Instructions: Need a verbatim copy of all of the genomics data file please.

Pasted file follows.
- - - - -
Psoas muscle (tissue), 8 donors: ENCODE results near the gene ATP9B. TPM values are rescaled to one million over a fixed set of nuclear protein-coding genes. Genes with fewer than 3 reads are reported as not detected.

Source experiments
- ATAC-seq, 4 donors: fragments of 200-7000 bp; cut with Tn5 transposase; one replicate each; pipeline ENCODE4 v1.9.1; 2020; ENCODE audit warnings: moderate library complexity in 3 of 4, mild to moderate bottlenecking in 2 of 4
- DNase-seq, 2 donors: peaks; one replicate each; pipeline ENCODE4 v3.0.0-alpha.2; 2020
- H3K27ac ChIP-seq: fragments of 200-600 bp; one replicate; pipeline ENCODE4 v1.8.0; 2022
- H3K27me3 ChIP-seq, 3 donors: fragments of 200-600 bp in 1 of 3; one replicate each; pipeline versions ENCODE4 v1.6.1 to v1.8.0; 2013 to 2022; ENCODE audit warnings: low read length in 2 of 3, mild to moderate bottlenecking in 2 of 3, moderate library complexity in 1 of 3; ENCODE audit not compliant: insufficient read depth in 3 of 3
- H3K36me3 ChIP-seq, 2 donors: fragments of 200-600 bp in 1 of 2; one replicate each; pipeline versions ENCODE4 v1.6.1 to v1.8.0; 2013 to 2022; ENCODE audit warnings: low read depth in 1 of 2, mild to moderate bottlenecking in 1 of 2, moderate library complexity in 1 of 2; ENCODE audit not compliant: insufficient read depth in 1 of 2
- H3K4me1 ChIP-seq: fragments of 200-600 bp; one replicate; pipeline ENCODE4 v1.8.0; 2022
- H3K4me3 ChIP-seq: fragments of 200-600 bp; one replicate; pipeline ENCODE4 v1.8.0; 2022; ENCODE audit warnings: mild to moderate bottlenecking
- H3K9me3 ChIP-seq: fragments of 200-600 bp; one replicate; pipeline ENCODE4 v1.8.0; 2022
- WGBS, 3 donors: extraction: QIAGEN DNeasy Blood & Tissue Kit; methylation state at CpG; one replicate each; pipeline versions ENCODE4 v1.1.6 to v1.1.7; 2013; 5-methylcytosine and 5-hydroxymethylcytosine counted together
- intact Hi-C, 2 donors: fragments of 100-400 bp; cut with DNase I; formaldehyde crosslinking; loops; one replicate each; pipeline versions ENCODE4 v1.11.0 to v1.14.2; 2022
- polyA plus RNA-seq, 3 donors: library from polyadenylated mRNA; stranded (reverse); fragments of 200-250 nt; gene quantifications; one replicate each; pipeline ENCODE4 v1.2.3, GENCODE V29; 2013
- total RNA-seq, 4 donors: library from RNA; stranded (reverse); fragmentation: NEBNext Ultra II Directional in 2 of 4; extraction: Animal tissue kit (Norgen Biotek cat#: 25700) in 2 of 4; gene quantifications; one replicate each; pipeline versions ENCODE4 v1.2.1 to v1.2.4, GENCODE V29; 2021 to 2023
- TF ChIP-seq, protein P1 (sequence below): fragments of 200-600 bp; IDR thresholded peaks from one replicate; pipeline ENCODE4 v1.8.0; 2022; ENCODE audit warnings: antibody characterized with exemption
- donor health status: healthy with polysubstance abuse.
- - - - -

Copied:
Psoas muscle (tissue), 8 donors: ENCODE results near the gene ATP9B. TPM values are rescaled to one million over a fixed set of nuclear protein-coding genes. Genes with fewer than 3 reads are reported as not detected.

Source experiments
- ATAC-seq, 4 donors: fragments of 200-7000 bp; cut with Tn5 transposase; one replicate each; pipeline ENCODE4 v1.9.1; 2020; ENCODE audit warnings: moderate library complexity in 3 of 4, mild to moderate bottlenecking in 2 of 4
- DNase-seq, 2 donors: peaks; one replicate each; pipeline ENCODE4 v3.0.0-alpha.2; 2020
- H3K27ac ChIP-seq: fragments of 200-600 bp; one replicate; pipeline ENCODE4 v1.8.0; 2022
- H3K27me3 ChIP-seq, 3 donors: fragments of 200-600 bp in 1 of 3; one replicate each; pipeline versions ENCODE4 v1.6.1 to v1.8.0; 2013 to 2022; ENCODE audit warnings: low read length in 2 of 3, mild to moderate bottlenecking in 2 of 3, moderate library complexity in 1 of 3; ENCODE audit not compliant: insufficient read depth in 3 of 3
- H3K36me3 ChIP-seq, 2 donors: fragments of 200-600 bp in 1 of 2; one replicate each; pipeline versions ENCODE4 v1.6.1 to v1.8.0; 2013 to 2022; ENCODE audit warnings: low read depth in 1 of 2, mild to moderate bottlenecking in 1 of 2, moderate library complexity in 1 of 2; ENCODE audit not compliant: insufficient read depth in 1 of 2
- H3K4me1 ChIP-seq: fragments of 200-600 bp; one replicate; pipeline ENCODE4 v1.8.0; 2022
- H3K4me3 ChIP-seq: fragments of 200-600 bp; one replicate; pipeline ENCODE4 v1.8.0; 2022; ENCODE audit warnings: mild to moderate bottlenecking
- H3K9me3 ChIP-seq: fragments of 200-600 bp; one replicate; pipeline ENCODE4 v1.8.0; 2022
- WGBS, 3 donors: extraction: QIAGEN DNeasy Blood & Tissue Kit; methylation state at CpG; one replicate each; pipeline versions ENCODE4 v1.1.6 to v1.1.7; 2013; 5-methylcytosine and 5-hydroxymethylcytosine counted together
- intact Hi-C, 2 donors: fragments of 100-400 bp; cut with DNase I; formaldehyde crosslinking; loops; one replicate each; pipeline versions ENCODE4 v1.11.0 to v1.14.2; 2022
- polyA plus RNA-seq, 3 donors: library from polyadenylated mRNA; stranded (reverse); fragments of 200-250 nt; gene quantifications; one replicate each; pipeline ENCODE4 v1.2.3, GENCODE V29; 2013
- total RNA-seq, 4 donors: library from RNA; stranded (reverse); fragmentation: NEBNext Ultra II Directional in 2 of 4; extraction: Animal tissue kit (Norgen Biotek cat#: 25700) in 2 of 4; gene quantifications; one replicate each; pipeline versions ENCODE4 v1.2.1 to v1.2.4, GENCODE V29; 2021 to 2023
- TF ChIP-seq, protein P1 (sequence below): fragments of 200-600 bp; IDR thresholded peaks from one replicate; pipeline ENCODE4 v1.8.0; 2022; ENCODE audit warnings: antibody characterized with exemption
- donor health status: healthy with polysubstance abuse.